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County of Ventura v. Public Employment Relations Board

California Court of Appeals, Second District, Sixth Division

November 21, 2019

COUNTY OF VENTURA, Petitioner,
v.
PUBLIC EMPLOYMENT RELATIONS BOARD, Respondent SERVICE EMPLOYEES INTERNATIONAL UNION, LOCAL 721, Real Party in Interest.

          Public Employment Relations Board PERB Dec. No. 2600-M) (PERB Case No. LA-CE-655-M

          Leroy Smith, County Counsel, Matthew A. Smith, Assistant County Counsel, for Petitioner.

          J. Felix de la Torre, General Counsel, Wendi L. Ross, Deputy General Counsel, Daniel Trump and Joseph W. Eckhart, Senior Regional Attorneys, for Respondent.

          Weinberg, Roger & Rosenfeld, Monica T. Guizar and Christina L. Adams, for Real Party in Interest.

          TANGEMAN, J.

         Service Employment International Union, Local 721 (SEIU) sought to represent nonphysician employees of satellite medical clinics (Clinics) owned by private corporations but under contract with Ventura County Medical Center (VCMC) to provide medical services. The County of Ventura (the County) refused to process SEIU's petition to represent the employees (Clinic employees) on the ground that private corporations and not the County were the sole employers. SEIU filed an unfair practice charge with the Public Employment Relations Board (PERB), alleging the County's refusal to process its petition violated the Meyers-Milias-Brown Act (MMBA) (Gov. Code, [1] § 3500 et seq.), which governs employer-employee relations between public agencies and public employees. An administrative law judge (ALJ) found in favor of the County and dismissed the unfair practice charge. PERB reversed the ALJ's decision and found the County is a single employer or, in the alternative, a joint employer of Clinic employees.

         The County filed this petition for a writ of extraordinary relief from PERB's decision (§ 3509.5, subds. (a) & (b)). It argues PERB lacked jurisdiction because Clinic employees were private employees, and not County employees. We affirm.

         Facts

         The County, through the Health Care Agency, owns and operates VCMC. VCMC provides a network of ambulatory care clinics, which consist of either specialty care or primary care clinics. The primary care clinics consist of 17 privately-owned Clinics throughout Ventura County. The Clinics provide outpatient services to the underserved patient population and advertise these services as affiliated with VCMC.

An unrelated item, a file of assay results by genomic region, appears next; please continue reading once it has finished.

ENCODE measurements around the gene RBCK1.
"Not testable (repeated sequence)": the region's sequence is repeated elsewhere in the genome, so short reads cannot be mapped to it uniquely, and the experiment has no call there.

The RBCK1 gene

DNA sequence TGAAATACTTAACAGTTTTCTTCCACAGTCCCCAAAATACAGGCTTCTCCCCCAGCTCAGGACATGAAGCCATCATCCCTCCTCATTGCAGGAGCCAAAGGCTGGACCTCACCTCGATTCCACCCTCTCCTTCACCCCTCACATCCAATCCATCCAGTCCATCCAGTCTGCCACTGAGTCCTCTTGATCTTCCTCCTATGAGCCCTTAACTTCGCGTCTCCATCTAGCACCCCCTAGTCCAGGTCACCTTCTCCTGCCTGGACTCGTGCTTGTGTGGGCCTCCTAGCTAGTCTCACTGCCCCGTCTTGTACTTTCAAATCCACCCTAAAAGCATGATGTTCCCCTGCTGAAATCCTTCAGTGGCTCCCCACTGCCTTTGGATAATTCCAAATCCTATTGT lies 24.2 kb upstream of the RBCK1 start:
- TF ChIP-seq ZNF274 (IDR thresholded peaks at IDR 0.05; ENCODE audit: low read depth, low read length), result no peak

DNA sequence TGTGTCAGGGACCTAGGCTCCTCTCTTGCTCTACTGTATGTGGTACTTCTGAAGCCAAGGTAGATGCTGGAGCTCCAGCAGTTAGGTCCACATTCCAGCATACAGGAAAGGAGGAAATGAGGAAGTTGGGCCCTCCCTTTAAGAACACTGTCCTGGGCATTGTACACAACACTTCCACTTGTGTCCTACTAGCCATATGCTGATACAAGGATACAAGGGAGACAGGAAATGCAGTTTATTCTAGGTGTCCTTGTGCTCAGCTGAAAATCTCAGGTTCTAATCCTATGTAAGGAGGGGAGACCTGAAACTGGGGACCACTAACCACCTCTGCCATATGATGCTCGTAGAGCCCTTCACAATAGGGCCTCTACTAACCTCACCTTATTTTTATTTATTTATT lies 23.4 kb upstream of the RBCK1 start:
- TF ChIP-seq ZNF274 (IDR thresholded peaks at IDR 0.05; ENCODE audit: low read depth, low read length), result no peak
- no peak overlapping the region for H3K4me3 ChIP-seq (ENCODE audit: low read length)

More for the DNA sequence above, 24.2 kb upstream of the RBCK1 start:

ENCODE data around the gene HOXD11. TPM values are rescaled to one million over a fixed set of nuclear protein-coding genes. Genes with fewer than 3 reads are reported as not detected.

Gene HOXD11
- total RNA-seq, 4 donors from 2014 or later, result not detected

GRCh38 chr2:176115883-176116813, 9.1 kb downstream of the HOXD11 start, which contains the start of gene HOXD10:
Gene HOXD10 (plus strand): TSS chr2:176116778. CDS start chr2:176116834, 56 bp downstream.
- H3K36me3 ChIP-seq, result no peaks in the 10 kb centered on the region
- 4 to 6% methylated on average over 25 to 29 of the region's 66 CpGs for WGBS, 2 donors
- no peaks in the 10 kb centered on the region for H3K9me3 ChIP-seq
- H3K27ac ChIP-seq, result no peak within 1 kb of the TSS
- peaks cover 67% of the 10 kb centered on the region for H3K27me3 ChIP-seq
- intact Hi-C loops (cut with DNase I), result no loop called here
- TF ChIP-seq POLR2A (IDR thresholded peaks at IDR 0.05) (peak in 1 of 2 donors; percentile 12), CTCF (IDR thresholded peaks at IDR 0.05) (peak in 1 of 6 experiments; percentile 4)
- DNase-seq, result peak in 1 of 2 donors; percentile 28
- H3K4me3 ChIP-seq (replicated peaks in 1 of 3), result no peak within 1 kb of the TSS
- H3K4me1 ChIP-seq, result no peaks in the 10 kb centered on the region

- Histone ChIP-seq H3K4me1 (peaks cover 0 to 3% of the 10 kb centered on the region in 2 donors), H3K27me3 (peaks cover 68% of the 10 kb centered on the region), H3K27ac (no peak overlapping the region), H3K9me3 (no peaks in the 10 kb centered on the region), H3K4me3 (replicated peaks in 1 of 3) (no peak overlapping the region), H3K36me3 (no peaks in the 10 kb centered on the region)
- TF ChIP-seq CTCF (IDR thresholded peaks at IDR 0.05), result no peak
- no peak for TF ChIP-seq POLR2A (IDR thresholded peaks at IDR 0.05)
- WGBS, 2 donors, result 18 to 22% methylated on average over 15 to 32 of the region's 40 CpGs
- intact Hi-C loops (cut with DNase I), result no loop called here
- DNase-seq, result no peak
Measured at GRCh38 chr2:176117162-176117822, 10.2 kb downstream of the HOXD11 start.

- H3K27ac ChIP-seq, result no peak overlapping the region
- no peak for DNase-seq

Each private corporation has a Professional Services and Operations Agreement (Operations Agreement) with VCMC to provide medical services. Each corporation is owned by a physician, who serves as the Clinic's medical director. The medical director's duties and responsibilities are established through the Operations Agreement.

         Each of the Operations Agreements between VCMC and the Clinics are “almost identical.” The Operations Agreements state that VCMC is the “licensed operator” of each Clinic. Each Clinic identifies itself as a “clinic of [VCMC].” The Operations Agreements state that Clinic patients are VCMC patients and patient records are VCMC property.

         The County provides and maintains the facilities, equipment, and furnishings for the Clinics to operate. The Operations Agreements state the Clinics “shall not do anything in or about” the facilities that would “obstruct or interfere with the rights of” VCMC. The County is permitted to use the facilities for “any purpose, ” including maintaining licenses and permits, coordinating and reviewing medical records or financial records, administering VCMC programs, and providing services.

         Financial Relationship

         The County pays each corporation a monthly administration fee and, in addition, bonuses for achieving certain goals (e.g., meeting certain patient satisfaction survey scores, complying with accreditation requirements, or maintaining an average volume of patient visits that meet Medicare productivity guidelines).

         Before each fiscal year, each Clinic negotiates an annual operating budget with the County. The operating budget includes all projected expenses that require the County's reimbursement, including employee payroll projections. The County must approve the operating budget. All expenses are reported to the County in a monthly financial report. The County determines from these monthly reports when supplemental funding for additional expenses is necessary.

         The County owns all revenues and accounts receivable that the Clinics generate. It establishes all fees for services provided and handles billing. After the County collects the revenues from the Clinics, it uses those revenues to cover the Clinics' expenses. If the revenues are insufficient to cover a Clinic's expenses, the County advances funds to cover the remaining expenses. One medical director testified that when requesting advance funds, he must “justify each” request. Each Operations Agreement sets a maximum annual amount of “additional operating capital” that is “necessary to meet [Clinic] operating expenses.” If a Clinic's average cash balance exceeds the average monthly operating costs, the County may recoup excess cash by withholding revenue or requiring the Clinic to return funds.

         The County pays some expenses directly, including expenses to maintain the facilities, furnishings, medical supplies, and equipment. It also pays for medical malpractice, ...


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